English Version
Translation courtesy of Giovanni Giorgetti



Product Details
Hardcover: 660 pages

DAL MISTRO Achille Carlo

He was born in Venice (1892).

He obtained a license as a pilot at Etampes (France) on August 5 1911. He opened the landing field of Cortile (Modena) with the flight Carpi - Modena and return and made the postal flight Bologna - Venice in 1911. Voluntarily he participated in the war Italo - Turkish as an aviator.
In Milan and Modena in 1914 he took part in the "looping" races. He became known for the incident with Pégoud in Milan.
He returned home from America where he was performing for aviators and participated in the war against Austria.
He was promoted to Captain.
He died at Medeuzza in the night 25-26 May 1917, while he was bearer of orders on which he had volunteered.
He was decorated with a silver medal.
He was a Pioneer of the Italian Aviation

Eroi e Pionieri Dell'Ala
Dizionario Biografico dell'Aeronautica Italiana
"Biographical dictionary of the Italian Air Force"
by Enea Grossi
Product Details
Cloth: 122 pages;
Publisher; Milano Arti Grafiche Fratelli Magnani - 1934
        Mario Cobianchi wrote this very interesting book in the year 1943 and he died in the 1944. The book isn't for sale and in Italy there are only 11 copies in the libraries. It is the source of the information on other Italian pioneers which I have sent to you including Giuseppe Cei, Pasqua marquis Ugolino Vivaldi, Mario Calderara and Adorno Enrico Cammarota
Photo & text courtesy of Giovanni Giorgetti, 7-15-09

               IN ITALIA

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Hardcover: pages


SEPTEMBER 19th 1911
Only one of the ten enrolled aviators, Dal Mistro, had not been able to start because of the delayed arrival of his aircraft, a "Deperdussin" from Paris, which had arrived on the morning of the 17th and was missing the parts which fastened the shaft of the propeller.
On the morning of 19 September, the expected piece finally reached him and, with great impatience, Dal Mistro began the work of assembly, supported by the mechanics, ensuring that in he would be able to leave on the nextday. The Committee, therefore, had to warn Dal Mistro because two days were spent from the start of the other competitors and no security service and spare was activated along the way, it, so, was constrained to declare that, after such notice, it was felt freed from all responsibility, and considered Dal Mistro to be free, out of the race.
This did not upset Dal Mistro at all, who issued a written statement to the Committee, in which he affirmed that he had to leave at his own risk.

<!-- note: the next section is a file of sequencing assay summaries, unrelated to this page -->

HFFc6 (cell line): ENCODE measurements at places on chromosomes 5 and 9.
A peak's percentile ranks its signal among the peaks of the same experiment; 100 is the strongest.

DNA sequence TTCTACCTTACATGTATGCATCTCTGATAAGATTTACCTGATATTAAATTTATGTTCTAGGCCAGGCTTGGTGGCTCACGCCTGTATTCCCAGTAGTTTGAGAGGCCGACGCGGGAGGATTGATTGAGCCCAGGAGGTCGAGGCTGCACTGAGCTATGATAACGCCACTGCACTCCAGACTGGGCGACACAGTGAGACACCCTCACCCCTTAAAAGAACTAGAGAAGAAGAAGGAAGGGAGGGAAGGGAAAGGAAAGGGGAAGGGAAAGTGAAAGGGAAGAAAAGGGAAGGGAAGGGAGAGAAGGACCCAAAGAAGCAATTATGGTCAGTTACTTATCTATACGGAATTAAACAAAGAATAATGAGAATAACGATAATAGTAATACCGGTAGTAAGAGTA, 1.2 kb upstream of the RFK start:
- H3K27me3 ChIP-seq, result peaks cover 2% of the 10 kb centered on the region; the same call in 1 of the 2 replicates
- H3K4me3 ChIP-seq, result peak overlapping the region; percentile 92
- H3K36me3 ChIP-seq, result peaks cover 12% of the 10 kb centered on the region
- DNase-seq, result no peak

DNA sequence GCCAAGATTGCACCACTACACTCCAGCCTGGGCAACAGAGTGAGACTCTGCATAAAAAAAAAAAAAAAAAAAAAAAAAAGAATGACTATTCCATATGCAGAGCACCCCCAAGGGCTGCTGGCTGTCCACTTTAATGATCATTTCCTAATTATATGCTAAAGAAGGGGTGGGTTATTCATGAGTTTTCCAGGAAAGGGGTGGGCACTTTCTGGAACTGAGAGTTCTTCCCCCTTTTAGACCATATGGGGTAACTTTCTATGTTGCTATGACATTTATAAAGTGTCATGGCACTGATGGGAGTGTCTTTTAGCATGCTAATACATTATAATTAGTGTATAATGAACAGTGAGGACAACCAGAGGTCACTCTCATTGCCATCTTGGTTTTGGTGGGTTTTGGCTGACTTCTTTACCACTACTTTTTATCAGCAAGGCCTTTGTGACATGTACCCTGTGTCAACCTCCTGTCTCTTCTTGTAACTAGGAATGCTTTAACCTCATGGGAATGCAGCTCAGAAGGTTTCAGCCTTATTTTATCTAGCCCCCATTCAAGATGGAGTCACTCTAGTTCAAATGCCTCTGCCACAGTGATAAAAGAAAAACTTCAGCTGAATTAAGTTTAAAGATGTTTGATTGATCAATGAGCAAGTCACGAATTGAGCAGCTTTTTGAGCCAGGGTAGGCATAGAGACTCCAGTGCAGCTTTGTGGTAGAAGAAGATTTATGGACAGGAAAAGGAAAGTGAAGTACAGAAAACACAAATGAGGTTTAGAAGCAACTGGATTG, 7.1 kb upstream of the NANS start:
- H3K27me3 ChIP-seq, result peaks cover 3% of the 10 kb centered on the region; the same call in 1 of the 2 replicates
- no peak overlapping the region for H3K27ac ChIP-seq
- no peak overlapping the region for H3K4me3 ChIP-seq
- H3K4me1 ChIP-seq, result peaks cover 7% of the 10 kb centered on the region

Dal Mistro had hoped to accomplish the two stages Bologna-Venice and Venice-Rimini in one day , so as to meet his colleagues.
Not being able to rely on any help, on any reporting, on any assistance, and more with a new aircraft , of which he had not yet tried the engine, he entered the enterprise with doubtful outcome, but Dal Mistro did not show indecision or hesitation. An iron character, nineteen years of age, exuberant, he was determined.
At 15 p. m., only a few people and some journalists were present, Dal Mistro rolled his monoplane outside of the hangar, and having received from the Kt. Bottarin, Postmaster of the Royal Post of Bologna, as per previous agreements between the Post Office Management and the aviator, the bag of the mail posted on the field of aviation of Bologna, he boarded his aircraft, being the object of the more vivid attention of the audience who, in the meantime, had gathered.
The young Venetian aviator, after a short test of the engine, raised his arm in a sign of ritual "left you" and at 15.24 p.m. took off.
He passed above Ferrara quickly at 15.50 p. m. at 800 meters . At 16.52 p.m. with a superb flight, he went over Polesella, and at 17 was sighted over Rovigo. Twenty minutes later he went over Adria, and at 17.38 he was above Venice, his city, which crossed with beautiful flight, between the admiration of the public, at that hour numerous at the Piazza San Marco (St. Mark's Square).
He was then directed to land on the beach of the Excelsior Hotel with a glide, but when he was about to take the ground, (about 17.40), realized he was going to hit two people who were walking on the field and, for evasive action, tried in vain to get up and crashed with the tail of the monoplane on the fence.
To save himself, he rushed towards the beach, succeeding just in time to get out of the aircraft, while this was reversing and went into the water.
Dal Mistro fortunately remained unscathed. He was immediately approached by all those who had observed the scene and applauded. He was a little depressed by the emotion, but he got over it immediately.
His first concern was to collect the mail bag and go and deliver it in the hands the inspector Ostedich who was waiting at the Excelsior.
Dal Mistro had provided airmmail service for the first time in Italy, just a few days away from the first global experiment in England, which took place on September 9th 1911.
Dal Mistro, was handed the bag, helped by some soldiers of the Engineer Corps, who carried his aircraft into the hangar.


The Venetian Consulate of the Touring Club conferred to Dal Mistro a gold medal in memory of the first transport of airmail. The handover took place in the Cabinet of the Mayor, where the MP Foscari, head of the Venetian Consulate Touring, along with members of the consulate met themselves. The count Grimani, saying a high address, gave the medal to Dal Mistro, very valuable work with meaningful symbols.
The medal was accompanied by a parchment artistically worked.

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